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Alice Phua, the director of nursing at St Luke's Hospital, volunteered to be a screener at the hospital over the Chinese New Year weekend so that her staff would not have to return for their duties. Photo courtesy of St Luke's Hospital.

Dr Linus Chua, an associate consultant at St Luke’s Hospital, had plans to get married in mid-February.

But, with the uncertainty of the novel coronavirus situation, he is now unsure if he and his fiancée will still be able to go through with their wedding plans.

“I discharge my duty without fear nor reservation … a Christ follower must speak words of hope and life to those who despair.”

Dr Chua is just one of the many healthcare workers in the frontlines whose responsibilities have burgeoned as they face longer work hours, enforce infection control measures, allay fears and monitor patients and staff members, all the while exposing themselves to the risk of infection.

Yet the Christian healthcare workers that Salt&Light spoke to are soldiering on in faith.

Dr Chua told Salt&Light his “heart and prayers go out to the many who are struggling in Wuhan and the medical teams fighting to care for them in crowded medical facilities”, but “I have peace knowing that God is in control”.

St Luke's Dr Linus Chua_stethoscope Coronavirus

“I have peace knowing that God is in control,” says Dr Linus Chua, whose wedding plans are now uncertain. Photo courtesy of St Luke’s Hospital.

Dr Tan Poh Kiang, a general practitioner at PJ Clinic, who was also in the frontlines during the 2003 Severe Acute Respiratory Syndrome (SARS) outbreak, said that even in the face of uncertainties, “God is present. God cares. God provides. The Lord is heartbroken that His people suffer. 

“With that foundation, I discharge my duty without fear nor reservation. Moreover, I sense that it is precisely such a time as this that a Christ follower like me must speak words of hope and life to those who despair.

“Therefore those of us who know Him must share His heartbeat and desire to rescue and redeem.

“My work as a doctor is an outflow of my faith. It is not a job to me, it is a calling,” he added quietly.

Tan Poh Kiang HCA 200k

It is precisely times like these “that those of us who know Him must share His heartbeat and desire to rescue and redeem”, believes Dr Tan Poh Kiang. Photo courtesy of HCA Hospice Care.

“He will see us through”

Many healthcare workers have made personal sacrifices.

Dr Chua’s colleague at St Luke’s Hospital, Ms Alice Phua, who is the director of nursing, has burned her weekends working tirelessly to come up with infection control measures. She even volunteered to be a screener at the hospital over the Chinese New Year weekend so that her staff would not have to return for their duties.

With 238 nurses under her care, Phua feels that she has a responsibility to do her part.

“This is a battle that God will fight alongside the world … My trust and faith in Him will not waver.”

“My nurses already work very hard on the ground. They deserve a good rest to recharge over the Chinese New Year weekend. They are far more important to my patients than I am,” she reasoned.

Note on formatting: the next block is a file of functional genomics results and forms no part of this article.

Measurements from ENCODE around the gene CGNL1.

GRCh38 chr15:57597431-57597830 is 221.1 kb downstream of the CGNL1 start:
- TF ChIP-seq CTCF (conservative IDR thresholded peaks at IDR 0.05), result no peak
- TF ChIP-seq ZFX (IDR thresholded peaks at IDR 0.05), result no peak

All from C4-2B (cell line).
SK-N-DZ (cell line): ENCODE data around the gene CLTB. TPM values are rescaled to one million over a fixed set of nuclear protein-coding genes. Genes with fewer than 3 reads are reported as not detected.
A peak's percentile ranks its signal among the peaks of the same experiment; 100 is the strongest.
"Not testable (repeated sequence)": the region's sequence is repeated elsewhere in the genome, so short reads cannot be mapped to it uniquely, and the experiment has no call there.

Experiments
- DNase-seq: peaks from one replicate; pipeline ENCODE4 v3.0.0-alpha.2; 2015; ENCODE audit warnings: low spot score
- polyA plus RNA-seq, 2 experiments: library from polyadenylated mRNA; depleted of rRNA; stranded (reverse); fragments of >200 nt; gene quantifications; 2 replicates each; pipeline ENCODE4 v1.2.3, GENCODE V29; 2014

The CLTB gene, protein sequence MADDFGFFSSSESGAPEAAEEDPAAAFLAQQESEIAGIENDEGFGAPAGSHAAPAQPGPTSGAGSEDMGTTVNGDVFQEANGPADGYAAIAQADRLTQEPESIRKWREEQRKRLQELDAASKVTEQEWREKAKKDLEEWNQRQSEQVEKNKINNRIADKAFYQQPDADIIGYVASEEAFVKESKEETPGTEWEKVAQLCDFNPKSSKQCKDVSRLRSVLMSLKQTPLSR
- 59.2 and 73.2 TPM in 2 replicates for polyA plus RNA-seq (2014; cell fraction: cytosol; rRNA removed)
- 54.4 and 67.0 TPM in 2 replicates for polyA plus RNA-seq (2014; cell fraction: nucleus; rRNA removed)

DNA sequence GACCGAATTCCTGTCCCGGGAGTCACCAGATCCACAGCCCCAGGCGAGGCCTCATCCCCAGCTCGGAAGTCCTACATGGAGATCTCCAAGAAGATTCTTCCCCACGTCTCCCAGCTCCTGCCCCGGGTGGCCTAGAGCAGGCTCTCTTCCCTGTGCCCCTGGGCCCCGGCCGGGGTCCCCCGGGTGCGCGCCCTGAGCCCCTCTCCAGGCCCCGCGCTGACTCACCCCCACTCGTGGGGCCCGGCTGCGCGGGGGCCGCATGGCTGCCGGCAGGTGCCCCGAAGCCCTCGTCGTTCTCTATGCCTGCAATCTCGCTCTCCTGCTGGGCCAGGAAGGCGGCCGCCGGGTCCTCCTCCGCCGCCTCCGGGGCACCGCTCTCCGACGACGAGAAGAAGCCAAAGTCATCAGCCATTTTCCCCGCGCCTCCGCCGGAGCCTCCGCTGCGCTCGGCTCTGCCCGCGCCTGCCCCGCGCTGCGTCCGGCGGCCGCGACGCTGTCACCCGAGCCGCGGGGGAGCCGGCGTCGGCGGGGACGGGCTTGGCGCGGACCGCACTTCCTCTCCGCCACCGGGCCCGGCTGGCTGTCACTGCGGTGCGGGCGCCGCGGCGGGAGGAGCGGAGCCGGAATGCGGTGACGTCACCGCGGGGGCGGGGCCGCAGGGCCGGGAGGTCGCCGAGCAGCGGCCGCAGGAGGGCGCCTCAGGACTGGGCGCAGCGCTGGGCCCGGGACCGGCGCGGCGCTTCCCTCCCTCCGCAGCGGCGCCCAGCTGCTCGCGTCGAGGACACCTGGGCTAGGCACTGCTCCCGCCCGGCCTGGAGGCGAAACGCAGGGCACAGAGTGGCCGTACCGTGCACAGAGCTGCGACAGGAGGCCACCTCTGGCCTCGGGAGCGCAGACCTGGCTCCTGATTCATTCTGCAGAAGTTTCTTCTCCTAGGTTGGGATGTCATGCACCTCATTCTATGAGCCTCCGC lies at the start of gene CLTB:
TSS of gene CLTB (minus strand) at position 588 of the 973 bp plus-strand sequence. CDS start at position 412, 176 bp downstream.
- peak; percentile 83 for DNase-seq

During this hectic and uncertain time, Phua is standing firm in her faith in God, trusting that He remains in control.

She clings on tightly to Psalm 91:3, which reminds her that God will save.

“God is always kind, compassionate and loving towards His creations. This is a battle that God will fight alongside the world. He will always be victorious as He is the creator of this world.

“He will see us through. My trust and faith in Him will not waver.”

“This is an opportunity for us to draw close to Him, knowing that the current situation is so uncertain,” says Dr Chia Tee Hien. Photo courtesy of St Luke’s Hospital.

Sharing the same sentiment is Dr Chia Tee Hien, medical director at St Luke’s Hospital. He said: “God is able to provide all our needs, and His peace that transcends above all understanding will guard our hearts and minds in Him (Philippians 4:7).”

As the team at St Luke’s Hospital perseveres through longer hours, even on weekends and public holidays, they are “trusting in God’s direction and wisdom to help us plan ahead”, he added.

“This is an opportunity for us to draw close to Him, knowing that the current situation is so uncertain. Despite all the unpredictability, God is still holding our hands and leading us every step of our journey with Him.”

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Four ways to pray for our healthcare workers in the frontlines

  • That they will be diligent not only to serve but also to protect themselves.
  • That God will protect them and their families from harm.
  • That they will help to allay fears and exemplify kindness and compassion.
  • For the energy to sustain them throughout the duration of the crisis.
About the author

Gracia Lee

Gracia is a journalism graduate who thoroughly enjoys people and words. Thankfully, she gets a satisfying dose of both as a writer at Salt&Light. When she's not working, you will probably find her admiring nature or playing Monopoly Deal with her little brother.